Tough Little Sister

Therese once said, “I believe I am humble.”

I was speaking at a conference on the saint when someone asked the obvious question, “How could she have said, ‘I believe I am humble?’ Surely if you think you’re humble, you’re proud, and therefore you’re not humble, and you’re certainly not a saint.”

The answer comes in discovering where and when Therese said this. She said it on her deathbed the day she died. She had suffered in cheerful fortitude for months with the terrible disease of tuberculosis–literally coughing up bits of her lung until there was nothing left. All this in a particularly hot summer. In addition to her illness, she had been in a spiritual darkness for years in which she felt totally abandoned by God. She was even tempted to suicide–so deep was her desolation and so dark was her ‘dark night.’

At that point, the poor girl, only 24 years old, with no lungs left, gasped out. “Yes, I believe I am humble.”

I’m speechless at it all, and at Mass today, was quite moved. It is my first time to celebrate Mass on the Memorial of this saint who is so very special to me. I think it is her prayers that have allowed for the ‘miracle’ of my being a Catholic priest. When I first met her at Lisieux as a young Anglican priest (and learning that she prayed for priests) I said to her, “Maybe you will pray for me, even though I am not a full member of your family, and maybe one day I could even be one of your priests.”

Now, twenty years later I am not only a Catholic, but a Catholic priest.

Excuse me for a moment while I wipe my eyes…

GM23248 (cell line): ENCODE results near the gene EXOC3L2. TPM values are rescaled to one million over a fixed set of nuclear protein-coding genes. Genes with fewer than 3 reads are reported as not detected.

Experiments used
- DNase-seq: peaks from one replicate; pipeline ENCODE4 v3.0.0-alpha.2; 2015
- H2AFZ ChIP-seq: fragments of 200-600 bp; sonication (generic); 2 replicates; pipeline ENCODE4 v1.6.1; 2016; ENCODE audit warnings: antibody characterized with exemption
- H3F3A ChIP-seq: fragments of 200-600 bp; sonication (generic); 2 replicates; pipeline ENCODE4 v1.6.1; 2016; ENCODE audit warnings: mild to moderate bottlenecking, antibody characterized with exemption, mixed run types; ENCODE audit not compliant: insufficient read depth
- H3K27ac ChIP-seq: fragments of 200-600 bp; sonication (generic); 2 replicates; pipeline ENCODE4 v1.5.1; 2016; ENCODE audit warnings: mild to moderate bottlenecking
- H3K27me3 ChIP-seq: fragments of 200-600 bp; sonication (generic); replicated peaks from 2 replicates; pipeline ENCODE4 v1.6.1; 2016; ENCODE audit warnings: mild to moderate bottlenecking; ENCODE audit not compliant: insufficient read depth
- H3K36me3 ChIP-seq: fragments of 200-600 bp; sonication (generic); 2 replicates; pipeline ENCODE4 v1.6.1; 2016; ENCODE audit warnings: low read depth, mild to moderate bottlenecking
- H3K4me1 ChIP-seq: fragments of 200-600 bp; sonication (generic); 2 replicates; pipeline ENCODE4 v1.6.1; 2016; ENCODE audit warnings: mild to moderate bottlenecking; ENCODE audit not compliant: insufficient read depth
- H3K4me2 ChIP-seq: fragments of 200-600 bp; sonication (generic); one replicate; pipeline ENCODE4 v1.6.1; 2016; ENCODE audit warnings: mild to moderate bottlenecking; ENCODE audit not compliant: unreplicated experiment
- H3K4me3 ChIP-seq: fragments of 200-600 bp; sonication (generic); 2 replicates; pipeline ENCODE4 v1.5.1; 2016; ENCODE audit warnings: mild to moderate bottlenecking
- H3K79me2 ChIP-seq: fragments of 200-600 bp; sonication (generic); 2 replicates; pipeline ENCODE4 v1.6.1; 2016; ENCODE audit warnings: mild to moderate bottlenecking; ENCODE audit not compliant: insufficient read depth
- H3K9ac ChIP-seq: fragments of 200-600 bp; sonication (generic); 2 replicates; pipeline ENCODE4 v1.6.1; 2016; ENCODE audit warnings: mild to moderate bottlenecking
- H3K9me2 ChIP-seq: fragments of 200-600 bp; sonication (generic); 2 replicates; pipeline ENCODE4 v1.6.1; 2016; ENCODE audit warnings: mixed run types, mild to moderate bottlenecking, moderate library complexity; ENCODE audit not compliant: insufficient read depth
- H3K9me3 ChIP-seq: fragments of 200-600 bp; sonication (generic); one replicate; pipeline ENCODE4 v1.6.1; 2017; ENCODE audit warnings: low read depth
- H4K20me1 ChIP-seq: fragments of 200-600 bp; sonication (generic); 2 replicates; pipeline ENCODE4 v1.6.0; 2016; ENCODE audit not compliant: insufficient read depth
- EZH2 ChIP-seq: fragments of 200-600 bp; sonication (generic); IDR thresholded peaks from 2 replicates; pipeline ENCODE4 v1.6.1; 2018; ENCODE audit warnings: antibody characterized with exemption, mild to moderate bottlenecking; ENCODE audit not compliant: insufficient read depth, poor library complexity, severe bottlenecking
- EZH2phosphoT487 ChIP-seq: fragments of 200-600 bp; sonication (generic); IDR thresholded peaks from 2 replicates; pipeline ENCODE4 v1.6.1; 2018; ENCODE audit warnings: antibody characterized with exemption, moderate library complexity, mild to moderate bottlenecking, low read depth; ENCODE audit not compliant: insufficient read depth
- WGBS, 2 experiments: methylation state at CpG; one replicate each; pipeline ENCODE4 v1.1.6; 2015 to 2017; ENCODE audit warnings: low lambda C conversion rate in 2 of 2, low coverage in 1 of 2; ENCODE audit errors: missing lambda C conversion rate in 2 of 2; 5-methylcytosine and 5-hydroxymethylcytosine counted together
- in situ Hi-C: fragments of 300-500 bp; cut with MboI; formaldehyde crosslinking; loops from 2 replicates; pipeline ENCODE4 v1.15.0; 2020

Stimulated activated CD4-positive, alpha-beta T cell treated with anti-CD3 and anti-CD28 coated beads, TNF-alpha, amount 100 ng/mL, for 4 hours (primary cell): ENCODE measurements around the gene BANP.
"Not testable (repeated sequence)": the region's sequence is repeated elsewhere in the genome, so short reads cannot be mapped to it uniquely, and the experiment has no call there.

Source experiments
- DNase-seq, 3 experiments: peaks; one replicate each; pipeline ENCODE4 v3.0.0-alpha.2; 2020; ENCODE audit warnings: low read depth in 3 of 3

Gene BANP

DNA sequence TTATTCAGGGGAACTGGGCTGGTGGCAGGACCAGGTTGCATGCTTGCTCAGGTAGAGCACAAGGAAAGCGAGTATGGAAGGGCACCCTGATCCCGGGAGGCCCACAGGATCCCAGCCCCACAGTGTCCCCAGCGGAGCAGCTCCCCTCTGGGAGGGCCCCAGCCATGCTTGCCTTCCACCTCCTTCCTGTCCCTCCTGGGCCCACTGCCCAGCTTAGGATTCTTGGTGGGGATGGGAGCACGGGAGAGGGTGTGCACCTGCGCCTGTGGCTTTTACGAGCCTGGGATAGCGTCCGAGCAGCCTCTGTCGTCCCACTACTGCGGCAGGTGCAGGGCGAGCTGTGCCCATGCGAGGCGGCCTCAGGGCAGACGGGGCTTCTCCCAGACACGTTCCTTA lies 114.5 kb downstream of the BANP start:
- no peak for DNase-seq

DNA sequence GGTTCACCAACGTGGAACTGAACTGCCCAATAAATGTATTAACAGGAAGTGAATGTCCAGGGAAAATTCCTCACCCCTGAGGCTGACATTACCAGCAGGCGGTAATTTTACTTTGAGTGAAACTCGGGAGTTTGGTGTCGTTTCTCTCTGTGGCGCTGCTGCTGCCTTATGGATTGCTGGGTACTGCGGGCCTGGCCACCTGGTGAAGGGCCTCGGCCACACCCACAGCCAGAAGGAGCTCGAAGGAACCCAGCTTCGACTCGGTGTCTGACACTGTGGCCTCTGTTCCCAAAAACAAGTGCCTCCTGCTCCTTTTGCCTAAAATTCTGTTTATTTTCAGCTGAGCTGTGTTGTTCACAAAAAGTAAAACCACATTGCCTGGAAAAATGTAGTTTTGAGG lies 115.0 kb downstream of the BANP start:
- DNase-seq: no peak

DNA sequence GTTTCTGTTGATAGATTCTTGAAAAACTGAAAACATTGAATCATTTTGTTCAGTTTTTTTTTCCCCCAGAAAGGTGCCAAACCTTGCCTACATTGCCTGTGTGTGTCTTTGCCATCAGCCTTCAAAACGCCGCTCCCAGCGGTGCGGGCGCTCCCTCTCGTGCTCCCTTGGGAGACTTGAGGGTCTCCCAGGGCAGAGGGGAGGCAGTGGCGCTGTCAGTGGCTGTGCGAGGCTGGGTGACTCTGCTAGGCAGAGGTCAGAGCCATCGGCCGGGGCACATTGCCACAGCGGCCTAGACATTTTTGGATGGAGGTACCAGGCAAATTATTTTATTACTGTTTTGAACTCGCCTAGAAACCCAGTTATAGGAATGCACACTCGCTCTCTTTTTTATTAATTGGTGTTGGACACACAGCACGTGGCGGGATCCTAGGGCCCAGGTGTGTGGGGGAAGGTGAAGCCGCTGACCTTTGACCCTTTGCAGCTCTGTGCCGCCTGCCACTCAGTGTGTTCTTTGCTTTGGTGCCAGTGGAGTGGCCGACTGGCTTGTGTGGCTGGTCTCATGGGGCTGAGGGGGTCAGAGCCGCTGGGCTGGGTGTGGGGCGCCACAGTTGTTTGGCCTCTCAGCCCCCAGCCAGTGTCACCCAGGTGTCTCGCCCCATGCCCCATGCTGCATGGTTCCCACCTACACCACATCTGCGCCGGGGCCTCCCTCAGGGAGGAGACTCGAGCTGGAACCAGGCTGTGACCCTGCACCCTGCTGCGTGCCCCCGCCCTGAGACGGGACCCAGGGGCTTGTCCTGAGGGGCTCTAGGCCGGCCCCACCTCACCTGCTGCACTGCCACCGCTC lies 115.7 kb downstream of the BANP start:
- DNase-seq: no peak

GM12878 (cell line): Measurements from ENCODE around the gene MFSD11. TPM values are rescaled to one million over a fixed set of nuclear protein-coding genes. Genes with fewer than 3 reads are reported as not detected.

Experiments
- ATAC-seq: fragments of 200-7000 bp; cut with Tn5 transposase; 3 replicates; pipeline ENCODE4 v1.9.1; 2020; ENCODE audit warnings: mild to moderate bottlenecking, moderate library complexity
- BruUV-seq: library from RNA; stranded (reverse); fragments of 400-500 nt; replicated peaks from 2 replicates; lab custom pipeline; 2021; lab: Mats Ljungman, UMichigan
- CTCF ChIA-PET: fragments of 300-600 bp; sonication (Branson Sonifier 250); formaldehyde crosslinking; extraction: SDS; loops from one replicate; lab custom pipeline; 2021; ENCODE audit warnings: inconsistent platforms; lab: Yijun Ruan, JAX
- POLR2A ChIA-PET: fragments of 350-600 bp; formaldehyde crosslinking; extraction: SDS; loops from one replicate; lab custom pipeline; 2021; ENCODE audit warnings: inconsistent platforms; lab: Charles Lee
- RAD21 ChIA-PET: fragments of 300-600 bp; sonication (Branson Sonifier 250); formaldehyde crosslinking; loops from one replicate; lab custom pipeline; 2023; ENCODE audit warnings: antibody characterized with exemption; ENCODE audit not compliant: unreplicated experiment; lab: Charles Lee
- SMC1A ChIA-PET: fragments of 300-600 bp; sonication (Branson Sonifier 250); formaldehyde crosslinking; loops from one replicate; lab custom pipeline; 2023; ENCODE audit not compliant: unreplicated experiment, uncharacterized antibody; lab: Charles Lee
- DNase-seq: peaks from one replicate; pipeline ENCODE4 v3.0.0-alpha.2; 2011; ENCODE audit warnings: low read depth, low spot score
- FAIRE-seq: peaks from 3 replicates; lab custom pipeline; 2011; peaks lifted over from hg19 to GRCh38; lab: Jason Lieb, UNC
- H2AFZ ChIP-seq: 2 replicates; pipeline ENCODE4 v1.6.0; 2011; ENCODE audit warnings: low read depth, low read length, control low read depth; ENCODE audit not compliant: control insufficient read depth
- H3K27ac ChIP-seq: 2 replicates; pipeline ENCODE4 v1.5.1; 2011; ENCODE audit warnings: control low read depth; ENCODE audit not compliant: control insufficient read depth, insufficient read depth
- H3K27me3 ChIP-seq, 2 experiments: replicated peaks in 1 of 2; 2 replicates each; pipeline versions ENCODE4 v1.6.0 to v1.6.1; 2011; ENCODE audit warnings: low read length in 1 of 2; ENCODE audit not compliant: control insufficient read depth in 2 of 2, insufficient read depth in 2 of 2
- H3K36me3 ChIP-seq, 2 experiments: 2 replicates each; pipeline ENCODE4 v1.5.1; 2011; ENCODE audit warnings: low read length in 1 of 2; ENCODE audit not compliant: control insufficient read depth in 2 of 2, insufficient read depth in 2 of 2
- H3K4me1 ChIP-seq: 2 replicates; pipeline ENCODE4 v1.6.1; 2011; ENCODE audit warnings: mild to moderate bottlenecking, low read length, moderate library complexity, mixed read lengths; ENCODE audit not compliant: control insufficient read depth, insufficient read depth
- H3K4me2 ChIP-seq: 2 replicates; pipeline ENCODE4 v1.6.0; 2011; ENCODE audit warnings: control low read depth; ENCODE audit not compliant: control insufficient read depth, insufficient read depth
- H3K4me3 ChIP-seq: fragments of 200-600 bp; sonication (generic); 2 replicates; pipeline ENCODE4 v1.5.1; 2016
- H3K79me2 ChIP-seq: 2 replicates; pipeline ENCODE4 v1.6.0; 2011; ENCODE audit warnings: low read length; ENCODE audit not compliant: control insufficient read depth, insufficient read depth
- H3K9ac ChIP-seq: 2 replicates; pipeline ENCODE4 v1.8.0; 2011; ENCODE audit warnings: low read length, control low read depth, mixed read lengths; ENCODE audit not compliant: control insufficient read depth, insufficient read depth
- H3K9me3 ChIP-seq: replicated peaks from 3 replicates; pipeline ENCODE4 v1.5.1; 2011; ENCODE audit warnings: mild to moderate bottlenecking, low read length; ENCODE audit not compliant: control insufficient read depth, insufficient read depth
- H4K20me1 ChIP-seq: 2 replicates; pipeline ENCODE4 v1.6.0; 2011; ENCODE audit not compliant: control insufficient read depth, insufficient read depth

Anyway, here’s the link to an article I wrote about Therese for Touchstone magazine some years ago.

About Fr. Dwight Longenecker
  • http://www.blogger.com/profile/06624317806947588259 Rachel Gray

    Father, you’re now the *second* priest I’ve encountered today who’s all in tears because of St. Therese! I was at Mass this morning in the L.A. area and our priest related to us some details of her last illness. The doctor told her to take walks in the garden, but after a while her TB was so bad that she suffered pain with every step. A sister suggested she stop walking, but St. Therese said no, she would offer every step, every pain, for missionaries who might be despairing of their vocations. Right there our priest choked up and had to stop the homily for a moment. Then he repeated in a tearful voice, “for missionaries in despair of their vocations.” And said he thinks it’s because of her that he was able to persevere. (I know he had to struggle in the 70′s– kicked out of a seminary for being too orthodox, stuff like that– before he finally became a missionary priest and spent 18 years in Brazil.) Anyway, it was a *really* moving homily. St. Therese is clearly spending her eternity doing good on Earth, just like she wanted.Oh, speaking of humility, it’s not pretending your work is less good than you really know it is! C.S. Lewis wrote something about rejoicing in God’s gifts whether they’re given to you or another. So if Michelangelo and I were standing together before the Pieta, and we both were perfectly humble, we would be equally thrilled to admire the masterpiece, and give glory to God, the source of all talents.

  • http://www.blogger.com/profile/04298493682961935337 Mrs Jackie Parkes MJ

    How wonderful..thankyou for sharing that with us..very moving…

  • http://www.blogger.com/profile/04186765179750086739 AutumnRose

    I love Therese, too…I am a convert, and it was Therese who led me to the True Church of Christ. She is fulfilling her life’s work in heaven now, for many others, with her showers of roses.Thank you for such a beautiful and moving post.

  • http://www.blogger.com/profile/01469622835449220113 Dymphna

    Thank you for this post.